Despite the brutal global recession that has gripped the world economy over the last few years, many countries have moved to increase the statutorily mandated minimum wage for workers. The countries raising the minimum wage cut across geographies and economic systems to include China, Brazil, Spain, Bolivia, Turkey and seven individual states in the United States. These increases range from 1% to as high as 21%. (For more, see The Minimum Wage: Does It Matter?)
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Although China has a reputation as an inexpensive area to manufacture goods, the country has been active in increasing its minimum wage. There is no national minimum wage, but provinces and cities set their own wages.
Beijing, which is the capital of China, recently raised its monthly minimum wage by 21% to 1,160 RMB ($176 USD), effective in 2011. This was the second hike in six months and follows a 20% increase in July 2010.
The province of Jiangsu raised its minimum wage by 15% effective in February 2011. The new rate for cities in the province that are considered tier one will be 1,140 RMB monthly. Other Chinese areas have also followed along and raised minimum wages. (For more, see Do Cheap Imported Goods Cost Americans Jobs?)
2. Hong Kong
Hong Kong just passed its first hourly minimum wage law ever, set to go into effect in May 2011. Workers will be entitled to $28 HKD per hour, or approximately $3.60 per hour. The government said that the action was taken to help reduce the income gap between the rich and poor in Hong Kong.
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3. United States
The Federal minimum wage in the United States, set under the Fair Labor Standards Act (FLSA), was last raised in July 2009, when it increased to $7.25 per hour. States are also entitled to set their own minimum wages, and many states have rates higher than the Federal level. Under the law, workers are entitled to receive whatever minimum wage is higher.
Seven states raised their minimum wages effective in January 2011. These states include Arizona, Colorado, Montana, Ohio, Oregon, Vermont and Washington. After these increases, 17 states and the District of Columbia will have a minimum wage above the Federal level.
The highest minimum wage among the fifty states is in Washington, which has set a rate of $8.67 per hour. Oregon has the second highest at $8.50 per hour. Many of the states raised their minimum wage because existing state law pegs the wage to an index.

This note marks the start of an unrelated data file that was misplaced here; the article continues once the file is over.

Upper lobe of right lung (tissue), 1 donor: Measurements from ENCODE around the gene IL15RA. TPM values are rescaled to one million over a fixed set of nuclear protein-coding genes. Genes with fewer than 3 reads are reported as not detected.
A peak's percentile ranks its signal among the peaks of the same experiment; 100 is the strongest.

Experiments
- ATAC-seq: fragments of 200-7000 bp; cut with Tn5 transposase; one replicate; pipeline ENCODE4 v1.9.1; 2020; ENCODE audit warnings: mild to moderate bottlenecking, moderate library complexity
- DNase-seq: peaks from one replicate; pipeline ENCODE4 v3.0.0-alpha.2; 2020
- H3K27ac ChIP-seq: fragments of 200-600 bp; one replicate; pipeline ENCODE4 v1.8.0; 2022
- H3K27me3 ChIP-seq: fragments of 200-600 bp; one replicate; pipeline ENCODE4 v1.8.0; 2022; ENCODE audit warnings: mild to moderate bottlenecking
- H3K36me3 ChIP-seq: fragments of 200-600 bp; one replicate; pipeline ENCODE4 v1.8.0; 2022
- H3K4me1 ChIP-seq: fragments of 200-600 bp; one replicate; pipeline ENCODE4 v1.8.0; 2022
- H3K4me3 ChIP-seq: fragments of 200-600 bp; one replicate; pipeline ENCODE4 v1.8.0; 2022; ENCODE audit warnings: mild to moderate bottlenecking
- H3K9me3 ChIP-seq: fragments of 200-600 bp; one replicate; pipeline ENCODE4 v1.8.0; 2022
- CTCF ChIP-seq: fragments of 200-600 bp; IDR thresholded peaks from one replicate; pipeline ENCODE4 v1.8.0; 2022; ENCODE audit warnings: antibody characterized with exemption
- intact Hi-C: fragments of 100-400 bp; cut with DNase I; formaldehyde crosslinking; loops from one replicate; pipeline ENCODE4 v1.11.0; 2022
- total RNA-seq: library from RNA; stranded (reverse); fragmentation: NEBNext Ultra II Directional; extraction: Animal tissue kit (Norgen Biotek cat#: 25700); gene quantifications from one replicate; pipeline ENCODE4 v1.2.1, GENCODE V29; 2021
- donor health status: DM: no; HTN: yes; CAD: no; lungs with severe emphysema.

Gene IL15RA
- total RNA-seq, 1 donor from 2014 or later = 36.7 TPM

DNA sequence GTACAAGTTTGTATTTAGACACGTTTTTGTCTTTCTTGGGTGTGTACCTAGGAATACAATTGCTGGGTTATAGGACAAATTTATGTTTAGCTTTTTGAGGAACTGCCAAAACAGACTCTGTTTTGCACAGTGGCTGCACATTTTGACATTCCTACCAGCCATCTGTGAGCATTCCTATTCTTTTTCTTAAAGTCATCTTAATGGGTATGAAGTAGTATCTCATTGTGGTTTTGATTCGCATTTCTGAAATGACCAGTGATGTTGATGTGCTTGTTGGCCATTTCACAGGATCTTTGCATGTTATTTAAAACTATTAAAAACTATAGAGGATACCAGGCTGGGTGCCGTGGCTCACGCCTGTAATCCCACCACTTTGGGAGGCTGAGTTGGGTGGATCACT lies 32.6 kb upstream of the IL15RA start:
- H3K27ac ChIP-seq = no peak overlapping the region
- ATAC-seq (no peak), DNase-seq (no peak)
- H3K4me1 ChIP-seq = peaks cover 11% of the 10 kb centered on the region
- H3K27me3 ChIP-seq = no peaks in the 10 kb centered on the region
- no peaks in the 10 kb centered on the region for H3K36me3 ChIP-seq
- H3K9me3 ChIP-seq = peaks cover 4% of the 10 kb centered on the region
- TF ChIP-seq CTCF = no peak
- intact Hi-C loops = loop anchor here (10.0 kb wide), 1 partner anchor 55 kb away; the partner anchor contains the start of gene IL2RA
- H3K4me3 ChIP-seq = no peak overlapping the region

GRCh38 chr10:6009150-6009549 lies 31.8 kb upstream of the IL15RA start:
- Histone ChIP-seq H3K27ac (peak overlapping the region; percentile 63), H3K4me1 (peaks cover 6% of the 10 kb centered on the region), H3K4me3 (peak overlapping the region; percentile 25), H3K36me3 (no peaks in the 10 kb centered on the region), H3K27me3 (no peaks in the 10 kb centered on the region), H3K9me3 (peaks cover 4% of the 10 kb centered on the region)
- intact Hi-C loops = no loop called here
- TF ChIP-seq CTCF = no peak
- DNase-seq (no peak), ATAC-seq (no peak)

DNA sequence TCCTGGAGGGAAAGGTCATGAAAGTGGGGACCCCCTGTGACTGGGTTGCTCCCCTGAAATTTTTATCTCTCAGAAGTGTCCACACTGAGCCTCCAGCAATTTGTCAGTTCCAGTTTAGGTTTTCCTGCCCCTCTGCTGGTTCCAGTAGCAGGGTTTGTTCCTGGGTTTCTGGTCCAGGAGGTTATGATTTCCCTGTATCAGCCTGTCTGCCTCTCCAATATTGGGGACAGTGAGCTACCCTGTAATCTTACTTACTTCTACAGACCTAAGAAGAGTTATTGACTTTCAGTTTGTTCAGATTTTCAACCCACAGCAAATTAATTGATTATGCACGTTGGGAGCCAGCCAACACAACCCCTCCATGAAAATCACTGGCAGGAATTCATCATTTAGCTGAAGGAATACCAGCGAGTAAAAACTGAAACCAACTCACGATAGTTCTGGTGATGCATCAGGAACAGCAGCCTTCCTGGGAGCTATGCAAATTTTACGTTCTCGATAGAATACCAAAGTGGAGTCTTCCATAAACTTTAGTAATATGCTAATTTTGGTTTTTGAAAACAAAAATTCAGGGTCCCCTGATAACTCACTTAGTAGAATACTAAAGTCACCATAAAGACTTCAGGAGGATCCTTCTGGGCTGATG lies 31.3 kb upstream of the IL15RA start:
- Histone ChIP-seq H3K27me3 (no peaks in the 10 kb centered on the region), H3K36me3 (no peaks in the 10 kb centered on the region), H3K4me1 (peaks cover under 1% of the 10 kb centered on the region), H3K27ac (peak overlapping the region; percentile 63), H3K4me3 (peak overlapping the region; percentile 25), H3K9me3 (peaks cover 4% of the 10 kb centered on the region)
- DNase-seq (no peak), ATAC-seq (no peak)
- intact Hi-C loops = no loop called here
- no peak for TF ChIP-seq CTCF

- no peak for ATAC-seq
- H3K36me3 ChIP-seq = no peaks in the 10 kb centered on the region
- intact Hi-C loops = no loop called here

In Washington, the rate is based on the Federal Consumer Price Index for Urban Wage Earners and Clerical Workers. This index is up by 1.4% since August 2009, necessitating a 12 cent increase in Washington's minimum wage. (For more, check out The Consumer Price Index: A Friend To Investors.)
Brazil also raised its minimum wage, with the process falling victim to politicking in that emerging country. The outgoing government, which left office on December 31, 2010, raised the minimum wage by approximately 6% to 540 BRL a month ($321 USD) effective in 2011.
After Dilma Rousseff, the newly elected President of Brazil, took office on January 1, 2011, she increased the minimum wage to 543 BRL/month. This decision came after a political party with a large presence in the country's legislature lobbied publicly for a larger increase.
In Bolivia, the government reduced fuel subsidies by hundreds of millions of dollars, sparking large protests in that country. Evo Morales, the leftist leader of that country, then raised the national minimum wage by 20% in order to quell the anger over the higher price of refined products.
The Socialist government in Spain introduced some severe austerity measures in 2010 and 2011 to deal with perceptions that the country was spending too much money and incurring excessive debt. Despite these austerity measures, Spain also raised its minimum wage by 1.3%, from 633.3 to 641.50 euros per month.
Turkey recently passed a two phase increase in the monthly minimum wage. In January 2011, the wage will increase to 796.5 TL ($515 USD) per month, up 4.7%. The rate will increase an additional 5.1% in July 2011 to 837 TL per month ($540 USD).
Although a 10% increase in the minimum wage might seem generous considering the current economic conditions, many in Turkey were not happy. Trade unions in Turkey led protests against the new minimum wage, calling it inadequate and leaving workers earning this wage living below the poverty line. (For more, see Unions: Do They Help Or Hurt Workers?)
The Bottom Line
A number of countries have recently helped its poorest workers through an increase in the legal minimum wage. This was done to help narrow income inequalities and help maintain purchasing power in the face of higher inflation.
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